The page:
The couple's current landlord, Cara Falconer, made the decision after seeing the Perrets' story on CBC on Wednesday.
"She gave me three postdated cheques and the first one was for April 1 and it bounced," Falconer told the CBC's Natalie Clancy. " And then last night, I saw your story and I thought, 'She's never going to pay me.'"
Falconer said she rented to the Perrets in Maple Ridge without a reference because she believed them when they told her their previous landlord had stolen their money and left town.
In fact, that landlord — Kim Gouws — hasn't gone anywhere, and says the Perrets owe her $5,000.
Confronted at the new rental home by CBC, Susan Perett refused to answer questions.
"Talk to my lawyer," she told CBC's Clancy. But Perrett refused to give CBC News the name of her lawyer.
For Falconer, the decision to serve the Perrets with an eviction notice and speak about it was in part to protect other landlords.
"What I feel is I want to protect a seventh," she said."I want her out of my house and I want everyone to know this could potentially be them."
The Perrets have five days to pay Falconer the rent under the terms of B.C.'s Residential Tenancy Act.
If they pay up, the rules say they can't be evicted. Falconer says if that happens, she plans to take all six previous eviction orders to the Residential Tenancy Branch and ask for permission to force them to leave.
Amy Spencer, president of Landlord B.C., says tenants like the Perrets are exactly what her association wants to warn its members about.
"Ninety-nine per cent of tenants are good, but it's those ones that get out there, like the ones in Maple Ridge, that give tenants a bad name," Spencer said.
Landlords want action
Landlords who lost money to the Perrets are angry no one at B.C.'s Residential Tenancy Branch warned them about the couple's history of evictions.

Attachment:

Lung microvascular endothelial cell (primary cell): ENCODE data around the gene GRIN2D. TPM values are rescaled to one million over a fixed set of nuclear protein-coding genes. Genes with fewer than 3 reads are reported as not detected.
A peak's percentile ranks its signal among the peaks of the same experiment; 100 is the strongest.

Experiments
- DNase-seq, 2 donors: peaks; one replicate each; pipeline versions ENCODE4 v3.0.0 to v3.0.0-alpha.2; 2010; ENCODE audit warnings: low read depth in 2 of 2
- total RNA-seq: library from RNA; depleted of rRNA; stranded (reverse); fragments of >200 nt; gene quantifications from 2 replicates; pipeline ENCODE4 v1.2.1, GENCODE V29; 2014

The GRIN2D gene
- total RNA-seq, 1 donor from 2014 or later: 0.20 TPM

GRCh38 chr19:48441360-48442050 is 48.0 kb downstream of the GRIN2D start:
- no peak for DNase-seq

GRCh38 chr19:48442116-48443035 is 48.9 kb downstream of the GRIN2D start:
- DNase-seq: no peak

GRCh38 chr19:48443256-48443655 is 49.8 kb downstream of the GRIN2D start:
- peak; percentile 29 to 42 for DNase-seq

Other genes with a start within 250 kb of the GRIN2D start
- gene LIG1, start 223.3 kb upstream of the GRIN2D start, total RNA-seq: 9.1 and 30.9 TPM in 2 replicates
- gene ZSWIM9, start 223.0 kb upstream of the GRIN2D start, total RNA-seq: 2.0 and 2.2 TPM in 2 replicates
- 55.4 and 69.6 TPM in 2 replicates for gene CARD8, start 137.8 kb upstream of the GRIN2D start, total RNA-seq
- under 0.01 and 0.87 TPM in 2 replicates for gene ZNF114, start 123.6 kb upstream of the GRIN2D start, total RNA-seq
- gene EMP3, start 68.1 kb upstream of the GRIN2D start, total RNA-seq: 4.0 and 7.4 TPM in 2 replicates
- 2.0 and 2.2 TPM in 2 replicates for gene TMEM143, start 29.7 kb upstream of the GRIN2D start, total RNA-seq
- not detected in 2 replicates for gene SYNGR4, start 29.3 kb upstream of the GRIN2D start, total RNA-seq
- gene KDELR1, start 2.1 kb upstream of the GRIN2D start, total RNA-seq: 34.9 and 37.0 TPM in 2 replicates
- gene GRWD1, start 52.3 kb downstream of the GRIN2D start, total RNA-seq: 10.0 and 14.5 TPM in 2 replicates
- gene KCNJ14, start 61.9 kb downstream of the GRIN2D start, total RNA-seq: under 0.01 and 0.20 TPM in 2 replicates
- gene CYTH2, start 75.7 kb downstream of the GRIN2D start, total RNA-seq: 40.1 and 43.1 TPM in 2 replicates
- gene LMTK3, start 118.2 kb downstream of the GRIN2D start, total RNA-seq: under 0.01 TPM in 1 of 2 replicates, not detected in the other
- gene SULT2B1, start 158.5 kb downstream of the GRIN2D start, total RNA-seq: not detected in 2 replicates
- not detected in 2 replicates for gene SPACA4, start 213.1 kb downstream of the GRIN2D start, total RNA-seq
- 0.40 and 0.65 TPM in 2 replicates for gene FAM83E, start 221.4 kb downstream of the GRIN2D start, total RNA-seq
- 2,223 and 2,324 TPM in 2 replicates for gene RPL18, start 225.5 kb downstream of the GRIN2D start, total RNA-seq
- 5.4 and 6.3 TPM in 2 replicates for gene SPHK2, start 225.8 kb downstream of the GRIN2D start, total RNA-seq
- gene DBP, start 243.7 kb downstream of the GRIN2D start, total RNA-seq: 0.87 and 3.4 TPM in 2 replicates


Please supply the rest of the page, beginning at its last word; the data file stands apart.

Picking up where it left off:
They've suggested that the Residential Tenancy Branch could keep track of cases like this and provide the information to potential landlords, but the minister responsible for housing says privacy laws make a bad-tenants registry impossible.
"That's not something that I think we'd even be able to come with a piece of legislation to. It would actually compromise people's confidentiality," said Rich Coleman, B.C.'s minister responsible for housing.
But the court-ordered eviction notices that CBC News obtained in the case of the Perrets are actually public documents. Anyone can search for them and buy them for $6 apiece online through B.C.'s civil courts registry.
Landlord B.C. asks why the province can't at least list those tenants with court-ordered evictions. Spencer said her association could post the list on its website.
B.C.'s housing minister says he would consider that.
"I do know they are doing some work on some of these things; they may bring us some proposals that we would certainly listen to," Coleman said.
What can landlords do?
In the meantime, Landlord B.C. members pay $150 a year and get credit and background checks on prospective tenants for just $8.
The association says it uses the screening company Tenant Verification Service Inc., which is based in Surrey, and gives small landlords the tools to assess credit worthiness of potential renters.
There are also several online services to help landlords weed out potential problem renters, such as Equifax, which produces credit-check reports starting at about $22.
3 tips for landlords for safe renting:- Do your research: Study B.C.'s Residential Tenancy Act (or other provinces' tenancy acts), and ensure you know and understand the rules.
- Run a credit check: Get all prospective renters to sign an application agreeing to a credit background check, and register as a landlord with a credit reporting company. Do the credit check before you sign the lease.
- Confirm, confirm, confirm: Make a copy of ID documents and confirm each renter's identity. Don't rent without at least two references from previous landlords, and follow up with those landlords.